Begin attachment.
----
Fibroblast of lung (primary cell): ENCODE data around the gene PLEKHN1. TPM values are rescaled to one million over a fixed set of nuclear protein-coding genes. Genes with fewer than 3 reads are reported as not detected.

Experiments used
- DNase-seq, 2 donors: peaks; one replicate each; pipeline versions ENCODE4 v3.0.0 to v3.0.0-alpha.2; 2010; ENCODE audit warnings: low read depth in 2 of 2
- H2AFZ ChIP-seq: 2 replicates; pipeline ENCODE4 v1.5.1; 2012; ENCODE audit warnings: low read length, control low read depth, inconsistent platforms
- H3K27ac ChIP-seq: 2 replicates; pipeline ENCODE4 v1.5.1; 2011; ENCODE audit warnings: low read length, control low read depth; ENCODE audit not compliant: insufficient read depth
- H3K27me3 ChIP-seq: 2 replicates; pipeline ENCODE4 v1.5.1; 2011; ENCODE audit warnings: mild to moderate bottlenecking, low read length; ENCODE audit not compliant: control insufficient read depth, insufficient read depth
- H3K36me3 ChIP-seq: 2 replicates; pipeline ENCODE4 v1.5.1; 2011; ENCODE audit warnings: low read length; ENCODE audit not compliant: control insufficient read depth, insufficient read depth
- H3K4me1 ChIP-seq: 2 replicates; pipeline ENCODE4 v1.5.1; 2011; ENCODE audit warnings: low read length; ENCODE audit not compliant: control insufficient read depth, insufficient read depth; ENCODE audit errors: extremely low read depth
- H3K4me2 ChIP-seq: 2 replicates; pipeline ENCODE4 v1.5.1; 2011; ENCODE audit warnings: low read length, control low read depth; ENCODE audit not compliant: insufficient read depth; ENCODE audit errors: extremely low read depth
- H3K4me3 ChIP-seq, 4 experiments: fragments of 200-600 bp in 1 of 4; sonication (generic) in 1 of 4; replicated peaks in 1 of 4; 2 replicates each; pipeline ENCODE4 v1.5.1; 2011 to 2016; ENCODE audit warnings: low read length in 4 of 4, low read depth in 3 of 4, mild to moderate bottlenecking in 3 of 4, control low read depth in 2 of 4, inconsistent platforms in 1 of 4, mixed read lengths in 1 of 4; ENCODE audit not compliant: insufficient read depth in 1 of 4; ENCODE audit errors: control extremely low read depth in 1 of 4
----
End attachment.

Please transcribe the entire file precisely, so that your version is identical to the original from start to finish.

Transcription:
Fibroblast of lung (primary cell): ENCODE data around the gene PLEKHN1. TPM values are rescaled to one million over a fixed set of nuclear protein-coding genes. Genes with fewer than 3 reads are reported as not detected.

Experiments used
- DNase-seq, 2 donors: peaks; one replicate each; pipeline versions ENCODE4 v3.0.0 to v3.0.0-alpha.2; 2010; ENCODE audit warnings: low read depth in 2 of 2
- H2AFZ ChIP-seq: 2 replicates; pipeline ENCODE4 v1.5.1; 2012; ENCODE audit warnings: low read length, control low read depth, inconsistent platforms
- H3K27ac ChIP-seq: 2 replicates; pipeline ENCODE4 v1.5.1; 2011; ENCODE audit warnings: low read length, control low read depth; ENCODE audit not compliant: insufficient read depth
- H3K27me3 ChIP-seq: 2 replicates; pipeline ENCODE4 v1.5.1; 2011; ENCODE audit warnings: mild to moderate bottlenecking, low read length; ENCODE audit not compliant: control insufficient read depth, insufficient read depth
- H3K36me3 ChIP-seq: 2 replicates; pipeline ENCODE4 v1.5.1; 2011; ENCODE audit warnings: low read length; ENCODE audit not compliant: control insufficient read depth, insufficient read depth
- H3K4me1 ChIP-seq: 2 replicates; pipeline ENCODE4 v1.5.1; 2011; ENCODE audit warnings: low read length; ENCODE audit not compliant: control insufficient read depth, insufficient read depth; ENCODE audit errors: extremely low read depth
- H3K4me2 ChIP-seq: 2 replicates; pipeline ENCODE4 v1.5.1; 2011; ENCODE audit warnings: low read length, control low read depth; ENCODE audit not compliant: insufficient read depth; ENCODE audit errors: extremely low read depth
- H3K4me3 ChIP-seq, 4 experiments: fragments of 200-600 bp in 1 of 4; sonication (generic) in 1 of 4; replicated peaks in 1 of 4; 2 replicates each; pipeline ENCODE4 v1.5.1; 2011 to 2016; ENCODE audit warnings: low read length in 4 of 4, low read depth in 3 of 4, mild to moderate bottlenecking in 3 of 4, control low read depth in 2 of 4, inconsistent platforms in 1 of 4, mixed read lengths in 1 of 4; ENCODE audit not compliant: insufficient read depth in 1 of 4; ENCODE audit errors: control extremely low read depth in 1 of 4